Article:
Despite Cory Booker race, voter turnout in N.J.'s 2014 midterm elections was record low

By Brent Johnson | NJ Advance Media for
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on December 10, 2014


TRENTON — Even though a U.S. Senate race featuring a celebrity politician was at the top of the ticket, voter turnout in New Jersey last month was the lowest in state history for a regularly scheduled federal election.

Only 36 percent of registered voters turned up at the polls in this year's midterm elections, according to final numbers from the New Jersey Secretary of State's Office.

The data shows 1,955,042 of the state's 5,464,669 registered voters cast ballots.

The top race saw U.S. Sen. Cory Booker (D-N.J.) — a famous political figure with 1.5 million Twitter followers — win re-election over Republican challenger Jeff Bell.

The ticket also featured all 12 of the state's seats in the U.S. House of Representatives up for grabs, two statewide questions, and many local school and municipal races.

Presidential and gubernatorial elections traditionally draw the highest turnouts, and midterm elections — when congressional seats are up in the middle of a president's term — are often lighter.

But Somerset County Clerk Brett Radi expected the turnout this year to be in the 40s, considering the Senate race was on the ballot.

"I didn't suspect going into the election that we'd be at a historic low," Radi said.

The turnout was six percentage points lower than New Jersey's previous all-time low for a non-special federal election: 42 percent in the 1998 and 2010 midterm elections, when no Senate seats were up.

It was also eight percentage points lower than the state's previous low for a non-special Senate election: 46 percent in 2002, when Frank Lautenberg returned to politics two years after retiring to beat Republican Doug Forrester.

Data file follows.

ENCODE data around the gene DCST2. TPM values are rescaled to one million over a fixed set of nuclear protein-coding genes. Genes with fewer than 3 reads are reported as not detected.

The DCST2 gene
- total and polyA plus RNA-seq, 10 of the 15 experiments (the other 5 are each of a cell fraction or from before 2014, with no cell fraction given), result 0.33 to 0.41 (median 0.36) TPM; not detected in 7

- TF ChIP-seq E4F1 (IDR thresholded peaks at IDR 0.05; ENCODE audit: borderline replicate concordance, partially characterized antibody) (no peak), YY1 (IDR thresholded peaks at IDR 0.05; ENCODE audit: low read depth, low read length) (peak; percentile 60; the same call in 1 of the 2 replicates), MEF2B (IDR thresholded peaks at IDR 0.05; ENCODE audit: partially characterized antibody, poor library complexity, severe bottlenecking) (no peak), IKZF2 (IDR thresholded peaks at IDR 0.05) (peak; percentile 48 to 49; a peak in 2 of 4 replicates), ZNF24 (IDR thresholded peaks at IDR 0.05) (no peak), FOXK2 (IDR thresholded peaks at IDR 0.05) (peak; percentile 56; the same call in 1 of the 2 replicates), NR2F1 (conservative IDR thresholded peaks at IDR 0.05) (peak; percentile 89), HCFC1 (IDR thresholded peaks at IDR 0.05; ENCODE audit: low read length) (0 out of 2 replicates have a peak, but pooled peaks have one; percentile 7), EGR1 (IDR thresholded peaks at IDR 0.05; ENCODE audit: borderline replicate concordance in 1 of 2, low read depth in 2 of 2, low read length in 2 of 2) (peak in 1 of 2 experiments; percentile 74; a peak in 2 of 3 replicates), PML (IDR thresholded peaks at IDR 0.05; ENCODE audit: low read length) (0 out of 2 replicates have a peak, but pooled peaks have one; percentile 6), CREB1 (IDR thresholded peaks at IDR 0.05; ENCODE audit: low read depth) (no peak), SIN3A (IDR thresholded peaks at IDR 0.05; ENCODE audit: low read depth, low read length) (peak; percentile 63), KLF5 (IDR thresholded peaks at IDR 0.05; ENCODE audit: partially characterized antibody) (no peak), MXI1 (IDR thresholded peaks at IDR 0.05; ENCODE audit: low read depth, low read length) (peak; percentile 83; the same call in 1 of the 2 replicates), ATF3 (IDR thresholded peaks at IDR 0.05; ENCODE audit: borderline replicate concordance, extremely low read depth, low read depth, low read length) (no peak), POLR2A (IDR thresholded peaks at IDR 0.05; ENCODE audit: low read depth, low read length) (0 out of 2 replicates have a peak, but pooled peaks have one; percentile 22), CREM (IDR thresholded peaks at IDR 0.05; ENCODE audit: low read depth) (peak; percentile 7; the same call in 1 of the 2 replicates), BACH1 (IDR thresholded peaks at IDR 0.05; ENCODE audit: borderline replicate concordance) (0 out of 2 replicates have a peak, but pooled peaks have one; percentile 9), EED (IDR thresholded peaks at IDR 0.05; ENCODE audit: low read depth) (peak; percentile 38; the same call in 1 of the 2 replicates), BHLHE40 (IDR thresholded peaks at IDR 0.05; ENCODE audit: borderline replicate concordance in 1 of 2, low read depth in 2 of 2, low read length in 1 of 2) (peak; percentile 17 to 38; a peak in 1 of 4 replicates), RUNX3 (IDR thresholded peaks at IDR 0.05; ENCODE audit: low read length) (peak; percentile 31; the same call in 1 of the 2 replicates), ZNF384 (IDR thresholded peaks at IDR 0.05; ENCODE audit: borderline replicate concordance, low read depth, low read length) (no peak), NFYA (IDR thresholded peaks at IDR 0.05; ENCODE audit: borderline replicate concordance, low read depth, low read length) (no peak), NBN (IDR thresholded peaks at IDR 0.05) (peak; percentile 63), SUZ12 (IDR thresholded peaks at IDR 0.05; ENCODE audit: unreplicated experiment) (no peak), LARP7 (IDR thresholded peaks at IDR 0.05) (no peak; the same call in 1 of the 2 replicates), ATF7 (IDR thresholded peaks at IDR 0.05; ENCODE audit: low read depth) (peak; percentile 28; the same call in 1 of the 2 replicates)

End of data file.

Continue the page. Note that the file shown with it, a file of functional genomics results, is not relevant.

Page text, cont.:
Voter turnout in New Jersey has been particularly low in recent years. Last October, a special U.S. Senate race — in which Booker was first elected to Congress' upper house to fill the seat vacated after Lautenberg's death — dew the lowest number of voters in history for a statewide election, at 24.5 percent. Experts say the fact that voting was held on a Wednesday, without any other races on the ballot, hurt the turnout.

A month later, Gov. Chris Christie — a potential 2016 presidential candidate who had soaring poll numbers at the time — won his re-election bid in a landslide. But turnout in the race was the lowest-ever for a New Jersey governor's election, at 39.6 percent.

Experts say this year's totals can be blamed partly on the fact that the races weren't competitive. Booker beat Bell by 13 percentage points in the Senate race, while incumbents and candidates for the incumbent party won every House race.

"I think theres a general dissatisfaction with politics, as well," Mercer County Clerk Paula Sollami-Covello said.

Patrick Murray, director of the Monmouth University Polling Institute, added that voter turnout has decreased across the U.S. in recent years.

"This is a national issue," Murray said.

Radi, the Somerset County clerk, said he expects the elections next November — when state Assembly seats top the ticket — to draw even slimmer numbers.

"I won't be surprised," he said.

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